For starters, let's not forget that the state reps and state senators made this law and put it into place. The original, initial shame on them can't be ignored. Those folks are too often about power and not about doing the right thing.
The article says that the hand-picked task force, the do-good volunteers, the ad-hoc Murphy boosters -- call em what you want except "legit" -- is going to gain in their power. The bad law was knocked down. Sure. But, the power within the bad law wasn't then granted to a different bad organization without structrual powers.
Murphy's task force gets more muscleUp to this point, the task force had not been considering zoning because 'it wasn't on the table,' Porter said. But he added putting such decisions in the hands of local authorities 'clearly is in the interest of the local community.'
Furthermore, as is the case with most of the efforts on Grant Street, the posse who were working on the matter were given tight guidelines and had to stay within their sandbox. They were not looking at zoning because they were not told to look at zoning. And, nobody noticed that there was a case headed to the state supreme court.
The trend is to wear blinders. We have too many sub-groups going willy-nilly and being quick to ignore the important and fumble on the heavy lifting that is called for.
Has anyone seen the minutes of the task force? Has anyone gone to one of their meetings? Has anyone seen their schedule for future meetings? Who is even on the task force? How did the members get approved to be on the task force? What is the task force budget?
What's the real deal for the task force?
What does Bob O'Connor say about the task force as well?
Okay, so let's say the locals get to set some local rules and have them apply to the gambling establishments -- which are not yet established. Why in the world would the paper-organization of the task force gain in muscle? That's the logic in the article that misses the mark.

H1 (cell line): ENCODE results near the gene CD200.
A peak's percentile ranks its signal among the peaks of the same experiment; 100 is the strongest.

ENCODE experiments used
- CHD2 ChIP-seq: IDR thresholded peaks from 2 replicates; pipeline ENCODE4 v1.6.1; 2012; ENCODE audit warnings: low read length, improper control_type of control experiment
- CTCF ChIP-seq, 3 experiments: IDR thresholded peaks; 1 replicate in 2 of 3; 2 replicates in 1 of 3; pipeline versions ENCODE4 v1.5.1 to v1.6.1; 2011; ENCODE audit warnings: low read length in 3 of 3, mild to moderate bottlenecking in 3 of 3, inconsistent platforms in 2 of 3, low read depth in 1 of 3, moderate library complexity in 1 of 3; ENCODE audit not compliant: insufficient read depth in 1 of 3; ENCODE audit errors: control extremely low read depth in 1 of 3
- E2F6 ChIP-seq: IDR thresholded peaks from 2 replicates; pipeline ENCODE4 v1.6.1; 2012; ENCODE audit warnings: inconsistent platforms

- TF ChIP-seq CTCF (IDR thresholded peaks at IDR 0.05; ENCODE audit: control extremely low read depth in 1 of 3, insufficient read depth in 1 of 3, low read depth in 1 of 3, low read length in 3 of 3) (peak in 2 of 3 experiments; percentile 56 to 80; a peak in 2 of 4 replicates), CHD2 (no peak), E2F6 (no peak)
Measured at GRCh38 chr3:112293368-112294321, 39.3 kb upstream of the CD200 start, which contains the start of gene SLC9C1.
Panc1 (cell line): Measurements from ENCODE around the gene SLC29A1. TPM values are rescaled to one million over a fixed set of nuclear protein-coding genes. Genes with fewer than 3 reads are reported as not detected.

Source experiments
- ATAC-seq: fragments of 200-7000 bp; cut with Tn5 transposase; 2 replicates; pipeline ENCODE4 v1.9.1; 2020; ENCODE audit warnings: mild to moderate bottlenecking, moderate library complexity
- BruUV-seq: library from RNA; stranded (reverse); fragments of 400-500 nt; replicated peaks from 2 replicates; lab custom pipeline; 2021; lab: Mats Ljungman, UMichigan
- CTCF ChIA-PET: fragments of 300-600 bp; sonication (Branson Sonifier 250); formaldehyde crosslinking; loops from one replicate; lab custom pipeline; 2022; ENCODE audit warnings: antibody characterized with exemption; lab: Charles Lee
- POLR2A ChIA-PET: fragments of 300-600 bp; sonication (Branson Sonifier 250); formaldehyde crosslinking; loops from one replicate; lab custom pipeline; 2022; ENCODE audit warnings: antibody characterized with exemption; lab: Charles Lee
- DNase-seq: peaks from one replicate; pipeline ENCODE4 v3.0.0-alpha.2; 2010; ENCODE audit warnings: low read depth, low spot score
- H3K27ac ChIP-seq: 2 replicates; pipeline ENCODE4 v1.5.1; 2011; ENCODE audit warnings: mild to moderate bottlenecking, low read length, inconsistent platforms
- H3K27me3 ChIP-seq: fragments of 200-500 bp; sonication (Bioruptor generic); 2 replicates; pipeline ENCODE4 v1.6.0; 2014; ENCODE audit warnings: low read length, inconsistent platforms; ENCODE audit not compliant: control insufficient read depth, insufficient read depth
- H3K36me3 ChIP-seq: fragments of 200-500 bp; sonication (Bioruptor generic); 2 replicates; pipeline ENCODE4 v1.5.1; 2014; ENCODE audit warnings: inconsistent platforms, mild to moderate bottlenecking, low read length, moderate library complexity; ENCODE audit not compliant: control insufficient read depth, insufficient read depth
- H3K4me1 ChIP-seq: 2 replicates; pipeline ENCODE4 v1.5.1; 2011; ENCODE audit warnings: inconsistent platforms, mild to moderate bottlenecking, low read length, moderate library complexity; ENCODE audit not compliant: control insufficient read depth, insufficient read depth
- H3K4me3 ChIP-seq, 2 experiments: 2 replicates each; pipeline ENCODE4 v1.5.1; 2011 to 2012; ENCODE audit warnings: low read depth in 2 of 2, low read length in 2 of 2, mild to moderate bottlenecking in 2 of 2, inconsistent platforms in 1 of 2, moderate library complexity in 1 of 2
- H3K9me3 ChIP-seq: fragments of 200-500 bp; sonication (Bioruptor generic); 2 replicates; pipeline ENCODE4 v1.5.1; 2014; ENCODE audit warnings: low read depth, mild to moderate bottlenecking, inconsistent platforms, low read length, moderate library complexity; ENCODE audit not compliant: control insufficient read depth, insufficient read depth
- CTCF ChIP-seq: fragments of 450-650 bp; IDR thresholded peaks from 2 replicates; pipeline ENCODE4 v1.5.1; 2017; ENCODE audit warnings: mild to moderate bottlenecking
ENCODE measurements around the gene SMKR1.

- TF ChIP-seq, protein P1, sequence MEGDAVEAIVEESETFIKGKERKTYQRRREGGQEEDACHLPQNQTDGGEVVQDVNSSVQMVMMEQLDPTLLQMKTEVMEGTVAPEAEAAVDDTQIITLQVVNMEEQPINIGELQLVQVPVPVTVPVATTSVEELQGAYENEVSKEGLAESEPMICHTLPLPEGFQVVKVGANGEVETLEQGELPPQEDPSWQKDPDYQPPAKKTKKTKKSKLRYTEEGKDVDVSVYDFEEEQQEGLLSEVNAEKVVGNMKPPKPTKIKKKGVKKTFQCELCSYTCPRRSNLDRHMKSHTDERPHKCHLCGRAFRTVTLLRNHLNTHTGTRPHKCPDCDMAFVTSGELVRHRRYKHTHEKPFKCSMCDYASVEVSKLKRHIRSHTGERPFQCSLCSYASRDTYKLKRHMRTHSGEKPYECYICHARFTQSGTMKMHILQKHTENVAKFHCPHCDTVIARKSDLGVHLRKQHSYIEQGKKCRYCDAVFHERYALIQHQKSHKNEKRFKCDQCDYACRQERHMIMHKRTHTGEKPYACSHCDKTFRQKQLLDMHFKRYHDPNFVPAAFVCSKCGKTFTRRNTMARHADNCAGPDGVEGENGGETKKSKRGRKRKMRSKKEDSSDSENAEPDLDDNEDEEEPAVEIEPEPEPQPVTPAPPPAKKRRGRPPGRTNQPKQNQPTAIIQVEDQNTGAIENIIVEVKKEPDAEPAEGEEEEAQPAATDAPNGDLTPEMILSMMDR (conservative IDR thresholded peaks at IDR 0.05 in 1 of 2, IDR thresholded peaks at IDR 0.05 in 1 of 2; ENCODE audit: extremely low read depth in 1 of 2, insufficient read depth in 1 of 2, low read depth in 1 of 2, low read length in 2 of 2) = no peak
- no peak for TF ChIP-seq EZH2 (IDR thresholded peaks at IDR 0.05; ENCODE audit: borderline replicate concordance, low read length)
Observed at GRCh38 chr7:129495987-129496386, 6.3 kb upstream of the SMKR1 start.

Zoning gains in muscle.
But, we know from other encounters that zoning is without anything but skin. No bones, no muscle, no fat -- just skin deep perceptions.
When push comes to shove on an issue, the zoning pit stop is skin deep and combat spills over to Pittsburgh's City Council Chambers. If you want to build a high-rise or a pizza-beer joint in Mt. Washington -- go straight to zoning to burn some incense and drop off your plans. Then go straight to the council members and try to sew up your five votes.
I don't have a lot of respect for the zoning process in Pittsburgh. An overhaul is needed, to say the least.
And, I have NO respect for a hand-picked task force created under the watch of Mayor Tom Murphy.
Thank goodness the law was changed the the judges. The outcome makes city council more important in the placement of the casino -- or is it still just called a parlor with slot machines.